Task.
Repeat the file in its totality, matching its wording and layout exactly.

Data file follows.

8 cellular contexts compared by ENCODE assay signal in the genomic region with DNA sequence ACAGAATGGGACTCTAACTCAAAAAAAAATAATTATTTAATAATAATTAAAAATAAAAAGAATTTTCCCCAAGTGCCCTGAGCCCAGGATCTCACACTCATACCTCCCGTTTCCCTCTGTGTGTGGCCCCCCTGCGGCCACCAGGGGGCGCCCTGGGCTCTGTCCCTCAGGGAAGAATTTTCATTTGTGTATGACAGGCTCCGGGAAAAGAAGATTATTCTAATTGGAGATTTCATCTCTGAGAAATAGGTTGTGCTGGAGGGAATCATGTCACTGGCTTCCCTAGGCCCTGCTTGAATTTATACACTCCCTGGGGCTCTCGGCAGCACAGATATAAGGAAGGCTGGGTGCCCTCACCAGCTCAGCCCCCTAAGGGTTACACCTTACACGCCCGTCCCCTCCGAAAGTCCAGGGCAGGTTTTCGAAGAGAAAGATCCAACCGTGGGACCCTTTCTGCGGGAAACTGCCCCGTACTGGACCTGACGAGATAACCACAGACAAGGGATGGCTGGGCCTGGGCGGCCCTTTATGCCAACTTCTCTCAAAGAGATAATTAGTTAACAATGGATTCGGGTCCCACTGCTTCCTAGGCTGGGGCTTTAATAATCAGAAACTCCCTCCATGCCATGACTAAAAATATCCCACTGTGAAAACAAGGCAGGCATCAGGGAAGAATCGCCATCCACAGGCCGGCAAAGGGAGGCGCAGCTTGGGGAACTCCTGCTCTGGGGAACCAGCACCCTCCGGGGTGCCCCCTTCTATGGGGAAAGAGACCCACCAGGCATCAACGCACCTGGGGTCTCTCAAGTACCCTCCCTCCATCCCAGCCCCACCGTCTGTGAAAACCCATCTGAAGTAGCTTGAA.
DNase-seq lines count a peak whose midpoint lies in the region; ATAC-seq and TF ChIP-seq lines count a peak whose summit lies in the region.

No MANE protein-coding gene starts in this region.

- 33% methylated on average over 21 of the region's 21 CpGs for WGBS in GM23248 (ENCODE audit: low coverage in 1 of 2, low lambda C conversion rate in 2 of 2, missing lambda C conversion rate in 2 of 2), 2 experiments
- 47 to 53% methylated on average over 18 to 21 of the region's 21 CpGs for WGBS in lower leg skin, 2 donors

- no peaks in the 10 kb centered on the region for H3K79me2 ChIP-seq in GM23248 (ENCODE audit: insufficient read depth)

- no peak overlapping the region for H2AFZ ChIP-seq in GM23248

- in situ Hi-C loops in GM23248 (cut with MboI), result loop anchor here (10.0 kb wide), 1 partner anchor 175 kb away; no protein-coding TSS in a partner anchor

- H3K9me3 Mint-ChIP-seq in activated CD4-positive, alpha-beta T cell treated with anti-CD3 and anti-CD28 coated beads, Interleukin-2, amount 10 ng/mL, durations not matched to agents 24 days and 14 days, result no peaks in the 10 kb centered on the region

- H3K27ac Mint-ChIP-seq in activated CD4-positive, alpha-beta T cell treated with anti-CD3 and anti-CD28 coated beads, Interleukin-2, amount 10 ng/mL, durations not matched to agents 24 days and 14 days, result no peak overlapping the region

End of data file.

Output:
8 cellular contexts compared by ENCODE assay signal in the genomic region with DNA sequence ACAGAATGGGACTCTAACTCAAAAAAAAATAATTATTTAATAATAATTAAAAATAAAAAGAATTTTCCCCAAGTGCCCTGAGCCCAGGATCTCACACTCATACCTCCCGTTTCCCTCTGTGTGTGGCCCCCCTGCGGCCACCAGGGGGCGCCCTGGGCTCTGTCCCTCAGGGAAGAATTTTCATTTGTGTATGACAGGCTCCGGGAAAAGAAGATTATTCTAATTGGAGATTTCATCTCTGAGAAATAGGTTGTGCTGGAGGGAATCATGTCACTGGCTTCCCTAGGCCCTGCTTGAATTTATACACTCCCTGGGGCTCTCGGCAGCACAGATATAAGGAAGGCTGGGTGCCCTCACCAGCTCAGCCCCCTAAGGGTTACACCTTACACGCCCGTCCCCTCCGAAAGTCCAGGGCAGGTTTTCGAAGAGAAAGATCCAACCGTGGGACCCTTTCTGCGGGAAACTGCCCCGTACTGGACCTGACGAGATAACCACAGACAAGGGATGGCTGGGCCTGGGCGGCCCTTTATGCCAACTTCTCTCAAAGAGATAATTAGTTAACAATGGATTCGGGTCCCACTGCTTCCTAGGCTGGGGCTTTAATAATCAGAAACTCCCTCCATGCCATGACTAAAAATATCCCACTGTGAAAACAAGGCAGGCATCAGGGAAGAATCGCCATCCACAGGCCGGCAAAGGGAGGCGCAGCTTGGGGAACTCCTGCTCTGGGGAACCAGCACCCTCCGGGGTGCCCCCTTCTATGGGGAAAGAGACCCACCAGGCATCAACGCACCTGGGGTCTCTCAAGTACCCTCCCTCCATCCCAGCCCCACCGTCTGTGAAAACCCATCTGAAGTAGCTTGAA.
DNase-seq lines count a peak whose midpoint lies in the region; ATAC-seq and TF ChIP-seq lines count a peak whose summit lies in the region.

No MANE protein-coding gene starts in this region.

- 33% methylated on average over 21 of the region's 21 CpGs for WGBS in GM23248 (ENCODE audit: low coverage in 1 of 2, low lambda C conversion rate in 2 of 2, missing lambda C conversion rate in 2 of 2), 2 experiments
- 47 to 53% methylated on average over 18 to 21 of the region's 21 CpGs for WGBS in lower leg skin, 2 donors

- no peaks in the 10 kb centered on the region for H3K79me2 ChIP-seq in GM23248 (ENCODE audit: insufficient read depth)

- no peak overlapping the region for H2AFZ ChIP-seq in GM23248

- in situ Hi-C loops in GM23248 (cut with MboI), result loop anchor here (10.0 kb wide), 1 partner anchor 175 kb away; no protein-coding TSS in a partner anchor

- H3K9me3 Mint-ChIP-seq in activated CD4-positive, alpha-beta T cell treated with anti-CD3 and anti-CD28 coated beads, Interleukin-2, amount 10 ng/mL, durations not matched to agents 24 days and 14 days, result no peaks in the 10 kb centered on the region

- H3K27ac Mint-ChIP-seq in activated CD4-positive, alpha-beta T cell treated with anti-CD3 and anti-CD28 coated beads, Interleukin-2, amount 10 ng/mL, durations not matched to agents 24 days and 14 days, result no peak overlapping the region